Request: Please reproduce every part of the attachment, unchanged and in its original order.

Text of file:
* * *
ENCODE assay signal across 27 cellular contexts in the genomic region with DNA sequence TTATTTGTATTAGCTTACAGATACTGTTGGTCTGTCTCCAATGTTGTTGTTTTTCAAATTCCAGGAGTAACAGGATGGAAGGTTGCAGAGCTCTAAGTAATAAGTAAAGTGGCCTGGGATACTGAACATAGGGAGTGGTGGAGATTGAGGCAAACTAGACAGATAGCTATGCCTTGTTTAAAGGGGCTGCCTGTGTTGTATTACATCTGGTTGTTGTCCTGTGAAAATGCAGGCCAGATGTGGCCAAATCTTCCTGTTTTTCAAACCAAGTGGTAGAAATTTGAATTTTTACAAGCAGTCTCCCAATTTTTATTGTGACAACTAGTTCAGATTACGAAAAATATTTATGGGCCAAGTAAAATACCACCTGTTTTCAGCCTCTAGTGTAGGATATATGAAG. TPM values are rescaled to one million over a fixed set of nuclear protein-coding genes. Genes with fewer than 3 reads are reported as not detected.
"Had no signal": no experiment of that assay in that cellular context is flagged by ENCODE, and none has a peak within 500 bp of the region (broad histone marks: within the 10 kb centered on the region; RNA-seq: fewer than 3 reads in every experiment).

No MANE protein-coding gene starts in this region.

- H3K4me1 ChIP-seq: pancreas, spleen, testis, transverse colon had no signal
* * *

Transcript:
ENCODE assay signal across 27 cellular contexts in the genomic region with DNA sequence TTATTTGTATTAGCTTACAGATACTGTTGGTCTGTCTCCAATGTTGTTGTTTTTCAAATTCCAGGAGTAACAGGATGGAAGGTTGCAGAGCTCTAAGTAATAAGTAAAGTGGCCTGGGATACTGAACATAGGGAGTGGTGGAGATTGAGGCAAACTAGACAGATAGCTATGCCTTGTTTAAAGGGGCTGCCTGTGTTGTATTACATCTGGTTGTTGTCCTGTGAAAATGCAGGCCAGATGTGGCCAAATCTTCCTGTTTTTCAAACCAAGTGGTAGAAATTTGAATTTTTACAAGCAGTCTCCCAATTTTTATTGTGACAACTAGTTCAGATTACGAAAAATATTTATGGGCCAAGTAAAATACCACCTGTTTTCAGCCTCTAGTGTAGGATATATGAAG. TPM values are rescaled to one million over a fixed set of nuclear protein-coding genes. Genes with fewer than 3 reads are reported as not detected.
"Had no signal": no experiment of that assay in that cellular context is flagged by ENCODE, and none has a peak within 500 bp of the region (broad histone marks: within the 10 kb centered on the region; RNA-seq: fewer than 3 reads in every experiment).

No MANE protein-coding gene starts in this region.

- H3K4me1 ChIP-seq: pancreas, spleen, testis, transverse colon had no signal